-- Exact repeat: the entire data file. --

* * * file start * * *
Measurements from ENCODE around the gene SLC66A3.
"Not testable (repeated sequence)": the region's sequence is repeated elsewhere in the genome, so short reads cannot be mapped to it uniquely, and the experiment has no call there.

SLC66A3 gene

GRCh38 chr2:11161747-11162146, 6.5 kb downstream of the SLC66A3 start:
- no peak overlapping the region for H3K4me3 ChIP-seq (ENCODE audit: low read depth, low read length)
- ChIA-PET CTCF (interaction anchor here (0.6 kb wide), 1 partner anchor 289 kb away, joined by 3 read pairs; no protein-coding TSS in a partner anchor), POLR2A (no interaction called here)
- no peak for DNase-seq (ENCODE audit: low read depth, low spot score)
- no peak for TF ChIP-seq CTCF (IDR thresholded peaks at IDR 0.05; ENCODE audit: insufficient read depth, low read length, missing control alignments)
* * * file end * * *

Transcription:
Measurements from ENCODE around the gene SLC66A3.
"Not testable (repeated sequence)": the region's sequence is repeated elsewhere in the genome, so short reads cannot be mapped to it uniquely, and the experiment has no call there.

SLC66A3 gene

GRCh38 chr2:11161747-11162146, 6.5 kb downstream of the SLC66A3 start:
- no peak overlapping the region for H3K4me3 ChIP-seq (ENCODE audit: low read depth, low read length)
- ChIA-PET CTCF (interaction anchor here (0.6 kb wide), 1 partner anchor 289 kb away, joined by 3 read pairs; no protein-coding TSS in a partner anchor), POLR2A (no interaction called here)
- no peak for DNase-seq (ENCODE audit: low read depth, low spot score)
- no peak for TF ChIP-seq CTCF (IDR thresholded peaks at IDR 0.05; ENCODE audit: insufficient read depth, low read length, missing control alignments)